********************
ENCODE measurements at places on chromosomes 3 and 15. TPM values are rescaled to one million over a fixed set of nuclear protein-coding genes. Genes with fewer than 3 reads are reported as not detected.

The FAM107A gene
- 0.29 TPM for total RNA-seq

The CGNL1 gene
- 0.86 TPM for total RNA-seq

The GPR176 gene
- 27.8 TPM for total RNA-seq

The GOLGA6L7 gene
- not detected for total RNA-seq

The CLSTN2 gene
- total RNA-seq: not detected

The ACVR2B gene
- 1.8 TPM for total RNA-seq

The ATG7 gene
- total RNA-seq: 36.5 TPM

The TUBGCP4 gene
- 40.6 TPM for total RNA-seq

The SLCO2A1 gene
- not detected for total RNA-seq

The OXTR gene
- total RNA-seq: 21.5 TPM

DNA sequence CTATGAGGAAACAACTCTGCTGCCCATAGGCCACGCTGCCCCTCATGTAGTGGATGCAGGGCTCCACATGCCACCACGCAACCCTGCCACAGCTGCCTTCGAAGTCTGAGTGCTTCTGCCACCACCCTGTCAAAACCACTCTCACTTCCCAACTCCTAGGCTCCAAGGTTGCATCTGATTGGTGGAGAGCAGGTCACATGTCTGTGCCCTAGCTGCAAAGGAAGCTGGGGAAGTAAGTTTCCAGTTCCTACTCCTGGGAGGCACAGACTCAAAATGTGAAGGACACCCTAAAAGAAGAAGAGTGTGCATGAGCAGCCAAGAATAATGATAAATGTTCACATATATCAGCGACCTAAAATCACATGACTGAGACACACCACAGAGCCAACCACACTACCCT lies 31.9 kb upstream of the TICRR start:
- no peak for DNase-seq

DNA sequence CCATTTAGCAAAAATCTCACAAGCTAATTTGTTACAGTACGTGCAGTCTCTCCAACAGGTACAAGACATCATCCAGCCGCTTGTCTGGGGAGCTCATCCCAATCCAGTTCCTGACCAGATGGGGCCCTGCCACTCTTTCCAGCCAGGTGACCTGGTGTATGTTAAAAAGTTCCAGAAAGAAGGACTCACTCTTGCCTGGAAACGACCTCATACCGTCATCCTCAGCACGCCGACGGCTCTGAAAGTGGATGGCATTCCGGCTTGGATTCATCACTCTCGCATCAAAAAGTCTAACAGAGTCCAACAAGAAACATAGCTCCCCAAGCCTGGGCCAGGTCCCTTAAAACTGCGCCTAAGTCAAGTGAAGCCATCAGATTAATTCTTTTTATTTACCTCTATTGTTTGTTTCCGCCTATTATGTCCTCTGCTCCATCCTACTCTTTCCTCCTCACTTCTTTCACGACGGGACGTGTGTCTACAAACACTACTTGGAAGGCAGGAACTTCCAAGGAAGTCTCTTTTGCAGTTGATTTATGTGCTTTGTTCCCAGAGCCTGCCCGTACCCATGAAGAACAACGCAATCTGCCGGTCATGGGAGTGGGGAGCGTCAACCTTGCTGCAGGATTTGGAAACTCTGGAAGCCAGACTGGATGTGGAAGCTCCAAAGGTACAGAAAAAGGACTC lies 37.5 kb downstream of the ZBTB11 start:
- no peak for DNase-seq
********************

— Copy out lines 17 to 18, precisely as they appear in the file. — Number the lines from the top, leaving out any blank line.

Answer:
- 40.6 TPM for total RNA-seq

The SLCO2A1 gene